We also tried to hand-pick vocalists who are open to lyricism and metaphor in their songwriting, so that the layers of music become locked and intertwined. Finding those suitable collaborators who want to work together, rather than fight for an individual idea, takes real trust and understanding – both of which take time. We’ve always strived to have that mind-state in the studio, where people really do feel that they’re contributing to the conversation in music, not something which is individually motivated.
How has the musical landscape changed around you over the past decade?
Electronic music and club culture in London grew from an underground, critical movement, and over the last 10 years it’s turned into a huge commercial entity. People are also beginning to return to more serious forms of music like jazz, wanting a scene that provides critique. Listeners are looking back to music which is much more questioning, rather than simply dancing along with it and saying, ‘everything’s fine, nobody worry’.
Why are live performances important to you?
The live show and studio are very symbiotic, they inspire and inform each other. When you put some of the studio ideas on stage, you get an immediate response and feedback from the audience, you can see which parts of songs truly communicate and translate in real time. It means you can then go back into the studio and finesse, so it’s a real open development. Naturally, the audience will always let you know what is working. Our live shows are tightly structured, but have a lot of improvisation in them. They become interpretations of album tracks and allow the band – all of which are incredibly talented – to freely explore the dynamics in the music.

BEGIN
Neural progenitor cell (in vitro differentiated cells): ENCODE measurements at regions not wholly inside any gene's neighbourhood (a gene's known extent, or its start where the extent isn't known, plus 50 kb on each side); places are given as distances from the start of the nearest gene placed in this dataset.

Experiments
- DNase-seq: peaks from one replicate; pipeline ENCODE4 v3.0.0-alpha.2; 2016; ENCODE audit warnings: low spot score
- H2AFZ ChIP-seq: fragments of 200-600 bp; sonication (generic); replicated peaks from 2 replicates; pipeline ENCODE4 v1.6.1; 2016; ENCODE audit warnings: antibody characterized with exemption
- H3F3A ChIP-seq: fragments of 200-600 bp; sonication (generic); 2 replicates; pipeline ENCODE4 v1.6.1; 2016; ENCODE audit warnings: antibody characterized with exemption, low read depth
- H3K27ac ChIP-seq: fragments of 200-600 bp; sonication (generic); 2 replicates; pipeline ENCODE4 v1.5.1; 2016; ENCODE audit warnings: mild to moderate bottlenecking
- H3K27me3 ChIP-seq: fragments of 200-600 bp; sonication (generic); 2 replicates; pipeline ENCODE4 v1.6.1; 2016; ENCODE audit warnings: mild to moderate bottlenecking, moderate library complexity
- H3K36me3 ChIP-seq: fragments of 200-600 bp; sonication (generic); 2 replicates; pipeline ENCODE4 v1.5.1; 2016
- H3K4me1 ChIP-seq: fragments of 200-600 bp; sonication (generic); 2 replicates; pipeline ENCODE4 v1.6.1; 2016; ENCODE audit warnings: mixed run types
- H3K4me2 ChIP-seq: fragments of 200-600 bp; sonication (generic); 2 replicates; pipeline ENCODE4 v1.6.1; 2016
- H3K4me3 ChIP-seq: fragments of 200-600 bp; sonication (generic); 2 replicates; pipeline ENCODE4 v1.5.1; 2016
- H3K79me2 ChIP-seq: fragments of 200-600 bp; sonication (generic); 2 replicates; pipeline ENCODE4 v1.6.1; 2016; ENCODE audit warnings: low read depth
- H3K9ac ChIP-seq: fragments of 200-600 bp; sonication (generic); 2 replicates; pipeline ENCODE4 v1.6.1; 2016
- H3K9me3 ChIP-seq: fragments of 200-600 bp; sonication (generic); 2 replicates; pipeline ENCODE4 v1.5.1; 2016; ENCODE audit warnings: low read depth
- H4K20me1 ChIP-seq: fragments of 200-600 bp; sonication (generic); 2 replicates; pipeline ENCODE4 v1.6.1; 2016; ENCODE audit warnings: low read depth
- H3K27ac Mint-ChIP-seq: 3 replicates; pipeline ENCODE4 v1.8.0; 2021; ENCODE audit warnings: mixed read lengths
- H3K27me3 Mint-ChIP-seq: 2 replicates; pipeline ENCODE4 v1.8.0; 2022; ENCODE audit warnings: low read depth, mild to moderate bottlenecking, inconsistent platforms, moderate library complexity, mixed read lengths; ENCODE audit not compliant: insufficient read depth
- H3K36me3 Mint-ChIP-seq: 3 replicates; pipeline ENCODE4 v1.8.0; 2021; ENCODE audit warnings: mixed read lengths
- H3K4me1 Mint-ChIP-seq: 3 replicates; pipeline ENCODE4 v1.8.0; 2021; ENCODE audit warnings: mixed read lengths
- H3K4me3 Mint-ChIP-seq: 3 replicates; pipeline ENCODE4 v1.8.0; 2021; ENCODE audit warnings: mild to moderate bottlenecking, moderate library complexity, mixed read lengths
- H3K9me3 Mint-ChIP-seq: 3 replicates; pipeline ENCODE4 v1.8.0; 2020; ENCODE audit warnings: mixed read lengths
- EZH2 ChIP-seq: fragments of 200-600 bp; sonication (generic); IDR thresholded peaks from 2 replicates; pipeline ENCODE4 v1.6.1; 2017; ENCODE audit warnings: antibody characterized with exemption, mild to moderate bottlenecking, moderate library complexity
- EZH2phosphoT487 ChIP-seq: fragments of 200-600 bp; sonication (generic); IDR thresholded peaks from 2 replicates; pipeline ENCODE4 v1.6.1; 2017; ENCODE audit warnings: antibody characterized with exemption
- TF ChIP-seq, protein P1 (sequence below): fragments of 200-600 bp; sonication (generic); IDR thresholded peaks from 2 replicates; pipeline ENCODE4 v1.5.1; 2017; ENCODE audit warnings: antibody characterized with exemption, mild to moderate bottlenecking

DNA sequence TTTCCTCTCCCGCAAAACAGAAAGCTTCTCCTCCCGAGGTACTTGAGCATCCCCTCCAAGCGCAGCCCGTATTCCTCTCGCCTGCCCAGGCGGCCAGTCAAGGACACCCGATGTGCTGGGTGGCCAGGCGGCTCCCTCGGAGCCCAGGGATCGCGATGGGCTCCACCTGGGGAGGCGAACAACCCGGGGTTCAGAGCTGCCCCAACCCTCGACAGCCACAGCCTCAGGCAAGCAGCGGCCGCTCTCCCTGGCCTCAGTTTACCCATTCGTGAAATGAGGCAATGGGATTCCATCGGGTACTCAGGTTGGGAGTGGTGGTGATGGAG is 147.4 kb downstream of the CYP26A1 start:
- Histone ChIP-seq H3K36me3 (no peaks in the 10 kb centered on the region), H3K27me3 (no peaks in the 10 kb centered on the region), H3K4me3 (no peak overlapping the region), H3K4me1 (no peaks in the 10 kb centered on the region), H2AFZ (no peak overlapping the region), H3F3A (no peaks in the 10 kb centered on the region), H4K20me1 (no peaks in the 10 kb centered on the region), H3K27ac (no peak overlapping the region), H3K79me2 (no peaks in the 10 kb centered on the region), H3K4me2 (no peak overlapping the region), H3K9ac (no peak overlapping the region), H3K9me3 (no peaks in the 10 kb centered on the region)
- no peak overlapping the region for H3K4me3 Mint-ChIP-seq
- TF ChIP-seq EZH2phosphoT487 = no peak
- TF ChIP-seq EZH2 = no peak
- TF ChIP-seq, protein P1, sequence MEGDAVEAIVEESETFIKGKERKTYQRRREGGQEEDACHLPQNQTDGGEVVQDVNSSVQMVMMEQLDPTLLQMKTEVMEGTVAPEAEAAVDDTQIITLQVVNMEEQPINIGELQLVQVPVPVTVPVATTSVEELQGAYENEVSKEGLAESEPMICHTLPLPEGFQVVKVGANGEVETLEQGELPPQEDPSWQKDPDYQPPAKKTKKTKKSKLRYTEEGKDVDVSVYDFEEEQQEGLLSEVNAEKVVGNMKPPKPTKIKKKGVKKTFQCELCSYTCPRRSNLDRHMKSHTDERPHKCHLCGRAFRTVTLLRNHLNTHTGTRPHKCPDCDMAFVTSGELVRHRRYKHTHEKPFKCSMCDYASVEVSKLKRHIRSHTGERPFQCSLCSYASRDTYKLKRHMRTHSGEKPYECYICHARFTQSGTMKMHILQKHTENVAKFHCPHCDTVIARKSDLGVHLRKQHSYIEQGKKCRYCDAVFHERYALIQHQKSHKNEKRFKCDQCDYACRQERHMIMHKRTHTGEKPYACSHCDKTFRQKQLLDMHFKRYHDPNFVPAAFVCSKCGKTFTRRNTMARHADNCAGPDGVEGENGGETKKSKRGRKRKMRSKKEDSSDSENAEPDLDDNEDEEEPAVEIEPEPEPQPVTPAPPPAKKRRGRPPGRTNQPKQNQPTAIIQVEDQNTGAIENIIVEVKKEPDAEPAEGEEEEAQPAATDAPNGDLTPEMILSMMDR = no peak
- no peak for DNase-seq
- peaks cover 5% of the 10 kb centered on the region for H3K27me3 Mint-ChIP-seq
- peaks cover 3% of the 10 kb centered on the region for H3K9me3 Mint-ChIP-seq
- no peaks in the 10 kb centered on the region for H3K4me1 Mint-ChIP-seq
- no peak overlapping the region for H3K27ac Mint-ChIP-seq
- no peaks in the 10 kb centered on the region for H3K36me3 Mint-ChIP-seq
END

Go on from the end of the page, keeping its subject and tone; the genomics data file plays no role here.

Who would you include in a list of artistic influences?
We often say there’s no music that we dislike, whatever the genre is. We can find inspiration in almost anything. A few that come to mind though – Bernard Herrmann and his string work, Bach, Ryuichi Sakamoto’s minimalism, John Coltrane is a big part of our soul.
How has our current social landscape informed the new album?
We definitely tried to address the things unfolding in the world around us, but at the same time, we don’t want to give definitive answers about what’s going on. We’re all grappling with the new landscape of social media and personalised broadcast, and unsurprisingly, some people are fucking it up a bit. It’s an important time to contemplate, to think more deeply, to be less quick to come to a conclusion. It would be easy to be negative about the technology that’s created some of the division happening at the moment, but there is a mirror moment here, where it reflects our nature. If we’re smart, we’ll learn from it and adapt. We’re just as bad as we’ve always been, but this is a moment in time where we’re revealing aspects about ourselves. Hopefully we’ll evolve from it.
To Believe was released by Ninja Tune on 15th March 2019